Weathering the storm: flood devastated stretch of mid-Wales railway more resilient than ever with new 10,000 tonne ‘rock armour’ defence: TfW train (header photo) on Cambrian Line Cambrian line 120822 resized

Wednesday 21 Sep 2022

Weathering the storm: flood devastated stretch of mid-Wales railway more resilient than ever with new 10,000 tonne ‘rock armour’ defence

Region & Route:
Wales & Western: Wales & Borders

A multi-million-pound resilience project has been successfully delivered on the Cambrian Line, making passengers’ journeys more reliable in future. 

A trio of storms in February 2022 forced the railway between Welshpool and Newtown to close for six weeks while engineers from Network Rail and AmcoGiffen worked around the clock to fix over a dozen washouts caused by unprecedented levels of flood water. 

To minimise future delays and disruption, Network Rail quickly got to work installing 10,000 tonnes of rock armour along the bank of a-half-mile stretch of the Cambrian Railway line. The tried and tested extreme weather-buffer had already proved to be a huge success to reduce flooding in other parts of Wales - on the Conwy Valley and near Abergavenny. 

Rock armour prevents the ballast – the bed of stones beneath the sleepers - from washing away during extreme storms. It has proven effective in other parts of the railway, such as the flood-prone section of the Conwy Valley railway and near Abergavenny. It means the recovery of the railway following a harsh storm can take days, rather than weeks or months. 

The railway remained open to full service during the resilience upgrades at Welshpool - which involved the installation of locally sourced stone from Cefn Mawr quarry, in Flintshire. A total of 198 engineers were on site for the duration of the project and clocked in just over 31,000 working hours. 

Network Rail is returning, this autumn, to plant short hedgerows in the gaps along the railway boundary, which not only help in slowing flood waters in future, but also provide a continuation to nature’s corridors in the area.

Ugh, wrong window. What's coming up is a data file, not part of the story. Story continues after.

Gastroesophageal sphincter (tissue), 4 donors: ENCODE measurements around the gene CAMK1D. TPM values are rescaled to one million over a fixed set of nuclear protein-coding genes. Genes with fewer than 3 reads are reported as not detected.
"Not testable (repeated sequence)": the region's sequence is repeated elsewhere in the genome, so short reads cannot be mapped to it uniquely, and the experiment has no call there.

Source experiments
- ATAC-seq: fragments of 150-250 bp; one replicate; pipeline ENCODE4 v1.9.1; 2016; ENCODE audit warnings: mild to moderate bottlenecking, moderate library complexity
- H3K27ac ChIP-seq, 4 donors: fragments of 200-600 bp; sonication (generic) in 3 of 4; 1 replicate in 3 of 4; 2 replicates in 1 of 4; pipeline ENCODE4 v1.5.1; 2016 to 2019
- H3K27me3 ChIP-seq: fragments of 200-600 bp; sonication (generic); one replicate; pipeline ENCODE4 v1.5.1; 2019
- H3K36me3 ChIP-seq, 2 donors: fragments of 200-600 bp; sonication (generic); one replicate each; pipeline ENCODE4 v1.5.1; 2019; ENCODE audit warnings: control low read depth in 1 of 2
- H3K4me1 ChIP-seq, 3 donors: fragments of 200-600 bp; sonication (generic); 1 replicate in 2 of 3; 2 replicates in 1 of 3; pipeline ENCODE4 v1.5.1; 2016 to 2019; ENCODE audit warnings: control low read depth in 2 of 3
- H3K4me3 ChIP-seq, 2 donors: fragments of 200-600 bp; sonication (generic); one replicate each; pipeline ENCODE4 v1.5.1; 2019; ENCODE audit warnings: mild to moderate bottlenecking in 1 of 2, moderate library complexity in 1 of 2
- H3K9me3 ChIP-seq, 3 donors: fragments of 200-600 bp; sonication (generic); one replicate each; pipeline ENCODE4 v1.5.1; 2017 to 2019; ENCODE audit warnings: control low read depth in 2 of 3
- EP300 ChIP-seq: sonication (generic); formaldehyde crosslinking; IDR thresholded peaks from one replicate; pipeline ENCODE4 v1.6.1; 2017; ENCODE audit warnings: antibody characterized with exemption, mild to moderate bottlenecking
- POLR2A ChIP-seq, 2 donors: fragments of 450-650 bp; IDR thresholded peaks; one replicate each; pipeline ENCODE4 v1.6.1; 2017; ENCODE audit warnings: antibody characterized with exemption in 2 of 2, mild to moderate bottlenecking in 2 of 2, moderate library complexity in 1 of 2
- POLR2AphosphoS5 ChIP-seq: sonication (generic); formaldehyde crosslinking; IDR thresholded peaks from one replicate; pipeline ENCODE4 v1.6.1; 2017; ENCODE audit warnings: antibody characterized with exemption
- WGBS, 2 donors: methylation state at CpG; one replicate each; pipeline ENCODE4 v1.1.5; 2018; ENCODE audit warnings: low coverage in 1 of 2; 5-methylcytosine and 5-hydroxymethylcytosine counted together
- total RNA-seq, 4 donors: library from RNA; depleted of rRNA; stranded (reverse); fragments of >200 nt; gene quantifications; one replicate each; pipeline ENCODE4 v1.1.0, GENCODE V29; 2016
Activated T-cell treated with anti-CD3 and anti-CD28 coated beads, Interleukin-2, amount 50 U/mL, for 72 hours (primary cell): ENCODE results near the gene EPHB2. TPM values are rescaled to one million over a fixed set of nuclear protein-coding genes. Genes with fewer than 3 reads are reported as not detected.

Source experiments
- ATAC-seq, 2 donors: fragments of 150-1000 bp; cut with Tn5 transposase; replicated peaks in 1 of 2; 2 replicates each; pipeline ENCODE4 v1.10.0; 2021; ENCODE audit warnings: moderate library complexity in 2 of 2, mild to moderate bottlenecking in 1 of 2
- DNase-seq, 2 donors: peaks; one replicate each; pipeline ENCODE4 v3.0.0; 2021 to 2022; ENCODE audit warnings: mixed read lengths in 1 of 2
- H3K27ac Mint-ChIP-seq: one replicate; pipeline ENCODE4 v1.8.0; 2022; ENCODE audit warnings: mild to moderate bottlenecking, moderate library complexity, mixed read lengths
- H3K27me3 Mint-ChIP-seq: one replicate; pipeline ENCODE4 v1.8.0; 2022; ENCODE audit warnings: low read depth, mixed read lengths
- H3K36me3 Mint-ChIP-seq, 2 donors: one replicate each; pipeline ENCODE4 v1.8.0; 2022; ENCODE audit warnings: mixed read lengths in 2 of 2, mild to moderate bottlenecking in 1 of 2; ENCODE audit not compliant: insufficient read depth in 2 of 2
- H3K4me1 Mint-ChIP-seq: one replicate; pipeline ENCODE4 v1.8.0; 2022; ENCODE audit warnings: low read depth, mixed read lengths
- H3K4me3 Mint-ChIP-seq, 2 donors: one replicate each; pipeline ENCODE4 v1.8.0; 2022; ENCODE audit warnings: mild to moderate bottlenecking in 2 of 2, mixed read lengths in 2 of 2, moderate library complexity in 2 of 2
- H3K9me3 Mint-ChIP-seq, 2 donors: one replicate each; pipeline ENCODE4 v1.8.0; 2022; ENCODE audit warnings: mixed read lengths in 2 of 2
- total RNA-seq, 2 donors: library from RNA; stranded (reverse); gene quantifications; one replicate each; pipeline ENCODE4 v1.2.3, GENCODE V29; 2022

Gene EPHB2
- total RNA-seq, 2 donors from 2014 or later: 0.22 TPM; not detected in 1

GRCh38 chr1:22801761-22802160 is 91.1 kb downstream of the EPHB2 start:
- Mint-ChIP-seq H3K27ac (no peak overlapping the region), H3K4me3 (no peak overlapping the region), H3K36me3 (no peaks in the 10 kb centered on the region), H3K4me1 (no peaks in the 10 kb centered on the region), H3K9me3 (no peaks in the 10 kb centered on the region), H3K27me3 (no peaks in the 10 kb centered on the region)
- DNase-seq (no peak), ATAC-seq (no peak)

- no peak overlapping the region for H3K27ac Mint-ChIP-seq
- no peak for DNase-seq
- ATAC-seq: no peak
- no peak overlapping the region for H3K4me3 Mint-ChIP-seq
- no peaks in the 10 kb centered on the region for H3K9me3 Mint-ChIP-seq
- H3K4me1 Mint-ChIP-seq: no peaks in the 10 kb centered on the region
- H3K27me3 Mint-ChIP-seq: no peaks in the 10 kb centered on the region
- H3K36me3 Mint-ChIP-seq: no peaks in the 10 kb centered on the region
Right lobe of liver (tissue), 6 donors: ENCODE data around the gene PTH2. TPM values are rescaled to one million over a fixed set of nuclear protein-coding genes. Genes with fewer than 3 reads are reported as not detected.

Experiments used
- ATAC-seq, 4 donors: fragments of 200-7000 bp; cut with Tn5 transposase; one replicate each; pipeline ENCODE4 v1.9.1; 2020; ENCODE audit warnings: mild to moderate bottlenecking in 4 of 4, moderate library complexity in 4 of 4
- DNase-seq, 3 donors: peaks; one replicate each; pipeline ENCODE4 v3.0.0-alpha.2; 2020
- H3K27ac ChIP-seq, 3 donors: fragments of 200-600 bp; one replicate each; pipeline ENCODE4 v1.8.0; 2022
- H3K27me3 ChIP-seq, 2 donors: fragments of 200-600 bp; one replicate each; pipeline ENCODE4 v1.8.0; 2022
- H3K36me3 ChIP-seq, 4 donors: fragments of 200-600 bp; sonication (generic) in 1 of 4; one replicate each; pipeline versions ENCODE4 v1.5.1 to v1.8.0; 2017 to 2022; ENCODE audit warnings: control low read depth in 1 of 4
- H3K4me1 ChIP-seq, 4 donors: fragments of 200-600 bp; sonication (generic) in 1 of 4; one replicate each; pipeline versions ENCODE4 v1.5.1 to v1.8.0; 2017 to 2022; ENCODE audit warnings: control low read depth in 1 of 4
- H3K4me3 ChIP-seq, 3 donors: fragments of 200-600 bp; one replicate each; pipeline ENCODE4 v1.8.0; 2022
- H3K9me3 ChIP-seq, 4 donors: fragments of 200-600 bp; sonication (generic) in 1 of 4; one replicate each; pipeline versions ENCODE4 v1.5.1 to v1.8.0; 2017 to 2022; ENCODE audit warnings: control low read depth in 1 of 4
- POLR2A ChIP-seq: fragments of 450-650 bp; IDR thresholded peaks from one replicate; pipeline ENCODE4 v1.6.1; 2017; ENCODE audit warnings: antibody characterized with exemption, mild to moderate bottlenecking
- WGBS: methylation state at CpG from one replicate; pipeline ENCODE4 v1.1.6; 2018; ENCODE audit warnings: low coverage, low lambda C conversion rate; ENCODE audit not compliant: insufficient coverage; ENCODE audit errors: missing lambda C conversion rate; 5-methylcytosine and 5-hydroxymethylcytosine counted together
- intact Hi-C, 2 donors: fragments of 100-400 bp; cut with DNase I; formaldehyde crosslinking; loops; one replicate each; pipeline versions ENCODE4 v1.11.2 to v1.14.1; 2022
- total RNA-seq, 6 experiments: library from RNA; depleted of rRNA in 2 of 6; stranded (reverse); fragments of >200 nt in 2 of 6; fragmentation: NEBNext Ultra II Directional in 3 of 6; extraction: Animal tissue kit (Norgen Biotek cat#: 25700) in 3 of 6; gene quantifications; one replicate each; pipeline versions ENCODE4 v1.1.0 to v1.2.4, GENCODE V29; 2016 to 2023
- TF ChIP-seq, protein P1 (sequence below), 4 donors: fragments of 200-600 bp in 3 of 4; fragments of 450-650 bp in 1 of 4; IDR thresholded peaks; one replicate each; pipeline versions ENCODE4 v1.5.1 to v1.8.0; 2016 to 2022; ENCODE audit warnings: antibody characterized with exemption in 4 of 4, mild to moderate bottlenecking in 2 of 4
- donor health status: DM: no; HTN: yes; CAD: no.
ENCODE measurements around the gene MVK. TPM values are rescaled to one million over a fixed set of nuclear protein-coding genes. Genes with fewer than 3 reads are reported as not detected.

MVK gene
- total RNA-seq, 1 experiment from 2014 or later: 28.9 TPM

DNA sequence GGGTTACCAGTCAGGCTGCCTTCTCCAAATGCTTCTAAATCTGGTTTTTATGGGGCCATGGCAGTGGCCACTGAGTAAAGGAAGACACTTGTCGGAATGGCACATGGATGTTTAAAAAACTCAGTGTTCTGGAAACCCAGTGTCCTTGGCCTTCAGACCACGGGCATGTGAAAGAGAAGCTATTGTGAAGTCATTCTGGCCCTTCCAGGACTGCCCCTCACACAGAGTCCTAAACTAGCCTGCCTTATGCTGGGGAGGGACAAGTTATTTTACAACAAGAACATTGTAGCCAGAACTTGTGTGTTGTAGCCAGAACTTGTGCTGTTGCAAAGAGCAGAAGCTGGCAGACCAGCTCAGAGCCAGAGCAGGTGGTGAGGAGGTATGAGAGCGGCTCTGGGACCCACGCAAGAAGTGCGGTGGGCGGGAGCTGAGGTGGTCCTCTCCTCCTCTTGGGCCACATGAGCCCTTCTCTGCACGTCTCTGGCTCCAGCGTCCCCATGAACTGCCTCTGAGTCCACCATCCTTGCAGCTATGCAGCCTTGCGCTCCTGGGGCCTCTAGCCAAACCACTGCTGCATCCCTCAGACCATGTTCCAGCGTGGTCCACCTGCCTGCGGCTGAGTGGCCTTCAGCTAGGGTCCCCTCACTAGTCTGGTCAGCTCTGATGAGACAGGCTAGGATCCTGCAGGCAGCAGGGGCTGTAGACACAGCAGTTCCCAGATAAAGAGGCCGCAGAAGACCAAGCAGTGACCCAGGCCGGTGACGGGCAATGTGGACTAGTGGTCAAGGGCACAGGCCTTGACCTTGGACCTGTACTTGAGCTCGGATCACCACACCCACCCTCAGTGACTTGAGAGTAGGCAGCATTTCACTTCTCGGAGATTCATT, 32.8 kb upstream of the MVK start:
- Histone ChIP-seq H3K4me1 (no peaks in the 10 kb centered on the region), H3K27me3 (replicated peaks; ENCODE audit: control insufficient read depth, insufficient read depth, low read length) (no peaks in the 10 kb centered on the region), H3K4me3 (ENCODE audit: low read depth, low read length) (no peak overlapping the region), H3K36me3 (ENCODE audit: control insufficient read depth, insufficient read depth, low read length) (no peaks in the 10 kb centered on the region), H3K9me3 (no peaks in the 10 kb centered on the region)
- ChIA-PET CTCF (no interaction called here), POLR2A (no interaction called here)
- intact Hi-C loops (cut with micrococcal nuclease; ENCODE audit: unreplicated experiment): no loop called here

Nick Millington, interim route director at Network Rail Wales and Borders, said: “It’s hard to remember how devastating those February storms were, after the record-breaking temperatures this summer, but we’re always planning ahead to the next extreme weather event, making sure we are prioritising investments that will make our railway more resilient. 

“The Cambrian Line is a hugely important rail link for the communities it serves, and I am delighted it’s now better protected from the impacts of climate change so we can continue to provide a safe and reliable railway for many years to come.” 

Chris Howchin, programme manager at Network Rail Wales and Borders said: “I would like to say a huge thank you to our teams at Network Rail and AmcoGiffen who’ve worked tirelessly in recent months not only to repair the line, but to make it more resilient, which will help prevent long delays and disruption for passengers in future. 

“I would like to thank passengers and the communities we serve along the line for their patience as this significant investment was delivered.” 

Colin Lea, Transport for Wales’ Planning and Performance Director, said: “We welcome this investment by Network Rail in making the Cambrian Line safer and more resilient. The work to prevent damage and disruption from flooding will help secure the future of this important route, which provides a vital link for communities in North and Mid Wales. 

“We would like to thank the teams who have been working around the clock on site over recent weeks in difficult conditions.” 

Andy Crowley, Operations Director, AmcoGiffen, said: “We’re glad we were able to quickly and safely repair the damage caused by the storms in February and, crucially, take further steps to prevent another washout over the coming winter.  

“The work we’ve just completed at Welshpool means customers will experience better journeys, at a time when reliable public transport is needed more than ever.” 

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Callum Jones

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